Working Conditions — Occupations that satisfy this work value offer job security and good working conditions. Corresponding needs are Activity, Compensation, Independence, Security, Variety and Working Conditions.

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Related Occupations

43-3061.00 Procurement Clerks
43-4081.00 Hotel, Motel, and Resort Desk Clerks Bright Outlook
43-4111.00 Interviewers, Except Eligibility and Loan
43-4121.00 Library Assistants, Clerical
43-5011.00 Cargo and Freight Agents
43-5032.00 Dispatchers, Except Police, Fire, and Ambulance   Green Occupation Green
43-5071.00 Shipping, Receiving, and Traffic Clerks Bright Outlook Green Occupation
43-5111.00 Weighers, Measurers, Checkers, and Samplers, Recordkeeping
43-6014.00 Secretaries and Administrative Assistants, Except Legal, Medical, and Executive   Bright Outlook Bright Outlook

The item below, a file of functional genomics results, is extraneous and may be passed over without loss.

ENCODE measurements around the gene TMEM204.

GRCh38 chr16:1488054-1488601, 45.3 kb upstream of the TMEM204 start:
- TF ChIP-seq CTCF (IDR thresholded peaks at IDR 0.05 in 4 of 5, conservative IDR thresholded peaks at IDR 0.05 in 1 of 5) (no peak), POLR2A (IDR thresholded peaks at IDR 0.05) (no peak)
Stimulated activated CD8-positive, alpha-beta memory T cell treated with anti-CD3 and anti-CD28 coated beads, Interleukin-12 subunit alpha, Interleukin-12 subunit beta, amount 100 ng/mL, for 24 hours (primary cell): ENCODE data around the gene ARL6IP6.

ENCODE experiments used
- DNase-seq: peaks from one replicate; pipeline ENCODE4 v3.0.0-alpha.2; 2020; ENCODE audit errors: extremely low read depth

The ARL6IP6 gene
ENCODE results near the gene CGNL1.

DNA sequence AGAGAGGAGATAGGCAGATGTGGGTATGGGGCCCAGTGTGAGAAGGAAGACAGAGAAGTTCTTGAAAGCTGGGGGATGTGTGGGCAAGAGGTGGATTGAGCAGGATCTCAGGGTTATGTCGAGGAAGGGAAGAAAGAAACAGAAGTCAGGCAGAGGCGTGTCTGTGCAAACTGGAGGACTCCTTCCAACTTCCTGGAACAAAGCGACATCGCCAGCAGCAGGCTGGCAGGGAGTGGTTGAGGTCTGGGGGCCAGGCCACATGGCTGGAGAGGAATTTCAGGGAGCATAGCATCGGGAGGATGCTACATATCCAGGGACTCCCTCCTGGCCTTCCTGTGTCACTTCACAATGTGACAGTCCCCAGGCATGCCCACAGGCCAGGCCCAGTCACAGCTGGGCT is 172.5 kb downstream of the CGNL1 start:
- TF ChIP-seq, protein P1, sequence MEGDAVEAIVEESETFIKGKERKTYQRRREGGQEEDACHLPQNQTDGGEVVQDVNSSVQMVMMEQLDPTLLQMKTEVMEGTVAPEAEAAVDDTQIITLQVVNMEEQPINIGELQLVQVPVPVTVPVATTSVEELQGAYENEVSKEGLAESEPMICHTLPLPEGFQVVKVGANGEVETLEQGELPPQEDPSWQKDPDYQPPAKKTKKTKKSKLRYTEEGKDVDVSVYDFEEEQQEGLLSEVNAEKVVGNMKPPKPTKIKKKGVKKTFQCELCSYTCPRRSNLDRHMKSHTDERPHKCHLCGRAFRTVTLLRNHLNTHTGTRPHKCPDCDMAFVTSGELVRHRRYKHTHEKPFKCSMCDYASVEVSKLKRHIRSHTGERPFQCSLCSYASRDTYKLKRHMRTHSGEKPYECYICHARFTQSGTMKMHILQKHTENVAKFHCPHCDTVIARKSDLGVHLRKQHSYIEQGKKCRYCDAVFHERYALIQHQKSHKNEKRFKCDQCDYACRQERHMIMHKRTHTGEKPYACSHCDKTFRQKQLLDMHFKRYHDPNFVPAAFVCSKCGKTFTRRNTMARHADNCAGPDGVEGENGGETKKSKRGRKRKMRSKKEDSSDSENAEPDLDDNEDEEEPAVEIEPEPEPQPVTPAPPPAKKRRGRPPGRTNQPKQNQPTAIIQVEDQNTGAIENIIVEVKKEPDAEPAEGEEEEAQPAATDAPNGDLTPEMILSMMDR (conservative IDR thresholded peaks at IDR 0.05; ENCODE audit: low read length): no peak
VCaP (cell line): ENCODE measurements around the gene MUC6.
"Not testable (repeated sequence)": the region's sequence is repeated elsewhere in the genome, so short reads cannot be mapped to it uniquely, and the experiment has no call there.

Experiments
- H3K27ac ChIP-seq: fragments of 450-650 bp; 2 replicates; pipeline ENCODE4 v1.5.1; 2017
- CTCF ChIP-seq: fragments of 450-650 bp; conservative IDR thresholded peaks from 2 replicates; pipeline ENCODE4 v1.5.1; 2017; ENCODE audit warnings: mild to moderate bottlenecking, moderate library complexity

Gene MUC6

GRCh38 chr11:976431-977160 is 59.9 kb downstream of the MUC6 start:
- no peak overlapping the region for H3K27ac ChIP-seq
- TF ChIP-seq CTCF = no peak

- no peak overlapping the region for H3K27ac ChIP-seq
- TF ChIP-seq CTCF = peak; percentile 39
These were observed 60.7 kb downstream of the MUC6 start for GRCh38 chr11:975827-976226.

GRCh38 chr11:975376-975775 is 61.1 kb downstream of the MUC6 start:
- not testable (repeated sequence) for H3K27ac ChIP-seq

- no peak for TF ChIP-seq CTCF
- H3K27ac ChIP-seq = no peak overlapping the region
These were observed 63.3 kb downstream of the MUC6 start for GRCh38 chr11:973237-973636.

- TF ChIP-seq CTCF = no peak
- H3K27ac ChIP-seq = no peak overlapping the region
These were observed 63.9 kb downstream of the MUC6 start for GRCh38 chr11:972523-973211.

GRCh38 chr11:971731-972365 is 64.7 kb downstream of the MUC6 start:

43-9021.00 Data Entry Keyers

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Wages & Employment Trends

Median wages (2013) $21.46 hourly, $44,630 annual
State wages Local Salary Info
 
Employment (2012) 285,000 employees
Projected growth (2012-2022) Slower than average (3% to 7%) Slower than average (3% to 7%)
Projected job openings (2012-2022) 81,100
State trends Employment Trends
 
Top industries (2012)

Source: Bureau of Labor Statistics 2013 wage data external site and 2012-2022 employment projections external site. "Projected growth" represents the estimated change in total employment over the projections period (2012-2022). "Projected job openings" represent openings due to growth and replacement.

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Job Openings on the Web

Find Jobs Job Banks

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Sources of Additional Information

Disclaimer: Sources are listed to provide additional information on related jobs, specialties, and/or industries. Links to non-DOL Internet sites are provided for your convenience and do not constitute an endorsement.

  • Material Recording Clerks external site. Bureau of Labor Statistics, U.S. Department of Labor. Occupational Outlook Handbook, 2014-15 Edition.